Massimo Cellino has faced the wrath of the media after parting with his second permanent Leeds United manager only three months after the season started.
Leeds sacked Darko Milanic after their latest defeat to Wolverhampton Wanderers and it has led to Cellino facing some heavy abuse in the press.
The Italian is an outspoken and reactionary owner and his latest decision has been widely criticised.
Milanic was only afforded 32 days in-charge at Elland Road and he joins David Hockaday, who was only handed six games to turn things around, as managers who have failed at Leeds this season.
Cellino is now expected to place Neil Redfearn in-charge at Leeds, as he turns to his third choice to lead the club.
The revolving door policy at the Yorkshire club is something which has seen Cellino take plenty of flak, whilst the cries for him to step-down as owner have even emerged.
However, Cellino's decision to sack Milanic is not one which should be receiving such vitriol.
Although the Slovenian was not afforded much time in charge, sticking with the former Sturm Graz boss could have been harmful for the side.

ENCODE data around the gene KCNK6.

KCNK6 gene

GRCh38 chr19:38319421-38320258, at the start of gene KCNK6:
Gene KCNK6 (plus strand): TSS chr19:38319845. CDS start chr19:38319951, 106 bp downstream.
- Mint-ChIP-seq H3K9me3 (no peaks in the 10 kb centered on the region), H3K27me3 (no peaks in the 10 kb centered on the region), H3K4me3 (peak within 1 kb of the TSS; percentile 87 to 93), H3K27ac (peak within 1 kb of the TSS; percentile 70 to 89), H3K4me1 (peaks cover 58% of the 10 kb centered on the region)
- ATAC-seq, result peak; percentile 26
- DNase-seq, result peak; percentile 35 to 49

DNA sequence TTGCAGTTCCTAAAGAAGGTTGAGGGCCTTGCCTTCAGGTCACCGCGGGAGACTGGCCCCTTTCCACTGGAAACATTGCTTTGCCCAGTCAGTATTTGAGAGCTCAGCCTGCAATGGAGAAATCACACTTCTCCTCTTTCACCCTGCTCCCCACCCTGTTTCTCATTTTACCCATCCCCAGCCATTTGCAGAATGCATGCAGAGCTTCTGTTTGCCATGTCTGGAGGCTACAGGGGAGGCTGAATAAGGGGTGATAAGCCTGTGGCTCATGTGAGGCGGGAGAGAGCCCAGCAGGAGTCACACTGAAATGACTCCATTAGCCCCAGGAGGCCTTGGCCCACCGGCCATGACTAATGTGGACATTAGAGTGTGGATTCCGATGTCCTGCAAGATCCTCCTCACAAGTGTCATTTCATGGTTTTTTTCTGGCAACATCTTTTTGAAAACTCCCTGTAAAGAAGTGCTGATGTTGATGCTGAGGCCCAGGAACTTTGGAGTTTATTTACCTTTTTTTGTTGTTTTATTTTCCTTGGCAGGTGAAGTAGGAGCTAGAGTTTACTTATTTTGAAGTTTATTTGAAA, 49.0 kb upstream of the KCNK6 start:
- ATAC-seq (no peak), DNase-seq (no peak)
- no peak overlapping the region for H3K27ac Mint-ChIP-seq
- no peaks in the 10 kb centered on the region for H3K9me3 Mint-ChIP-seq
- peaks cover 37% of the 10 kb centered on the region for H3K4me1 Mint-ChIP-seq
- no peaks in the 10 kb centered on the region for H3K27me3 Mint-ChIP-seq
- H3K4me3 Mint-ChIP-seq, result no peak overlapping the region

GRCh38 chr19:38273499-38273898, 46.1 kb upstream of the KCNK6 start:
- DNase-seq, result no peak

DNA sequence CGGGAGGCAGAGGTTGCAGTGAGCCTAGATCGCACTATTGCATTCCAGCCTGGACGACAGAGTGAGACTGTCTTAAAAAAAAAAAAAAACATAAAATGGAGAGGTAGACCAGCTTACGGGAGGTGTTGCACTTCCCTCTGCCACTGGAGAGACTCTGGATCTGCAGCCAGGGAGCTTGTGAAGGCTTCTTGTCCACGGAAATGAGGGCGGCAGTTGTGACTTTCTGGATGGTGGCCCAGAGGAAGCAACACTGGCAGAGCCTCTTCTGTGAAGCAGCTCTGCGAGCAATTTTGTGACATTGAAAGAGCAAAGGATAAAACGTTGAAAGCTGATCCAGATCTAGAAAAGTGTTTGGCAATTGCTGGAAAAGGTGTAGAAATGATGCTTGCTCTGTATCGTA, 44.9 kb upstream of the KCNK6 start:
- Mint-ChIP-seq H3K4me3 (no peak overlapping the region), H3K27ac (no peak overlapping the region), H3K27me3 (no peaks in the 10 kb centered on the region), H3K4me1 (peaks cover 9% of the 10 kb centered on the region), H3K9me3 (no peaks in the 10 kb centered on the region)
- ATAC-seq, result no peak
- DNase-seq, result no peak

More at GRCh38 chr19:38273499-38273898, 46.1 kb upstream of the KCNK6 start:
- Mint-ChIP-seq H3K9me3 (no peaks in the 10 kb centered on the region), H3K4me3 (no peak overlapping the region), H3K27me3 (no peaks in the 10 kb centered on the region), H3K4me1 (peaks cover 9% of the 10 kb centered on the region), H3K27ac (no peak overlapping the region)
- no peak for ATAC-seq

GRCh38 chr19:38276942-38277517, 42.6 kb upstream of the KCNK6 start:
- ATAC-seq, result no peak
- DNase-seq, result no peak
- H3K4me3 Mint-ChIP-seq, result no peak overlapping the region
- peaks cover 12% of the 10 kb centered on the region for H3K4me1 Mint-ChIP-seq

The manager had not shown any indication that he was ready to take Leeds forward in his time at the helm and they had been on an alarming slide.
Cellino has built up a reputation as a trigger-happy chairman from his time at Cagliari, but it is only his choice of managers which can be put under scrutiny so far.
Hockaday and Milanic both looked unable to return to the club back to the Premier League and stability for the sake of it was not needed.
By sacking Milanic, Cellino has realised the mistake he made by appointing him in the first place when Redfearn appeared the obvious choice.
The academy-manager had guided the side to 10 points out of 12 during his time as caretaker and he also is someone who the fan-base are united behind.
With Redfearn at the club the side can finally start to move forward and the time to judge Cellino will be after this appointment.
So far he has had to act decisively to stop the club slipping too far down the table, but he should be satisfied that the right man is in-charge now.
Cellino's ambition cannot be questioned and, actually, his recruitment over the summer helped developed the squad.
He has also proven to be very open with the supporters at Elland Road and genuinely appears to care about the side - even if some of his actions have been questionable.
To call for him to quit, though, seems as reactionary as Cellino's management style, and the press may be better off biding their time before judging the Italian's reign over Leeds decisively.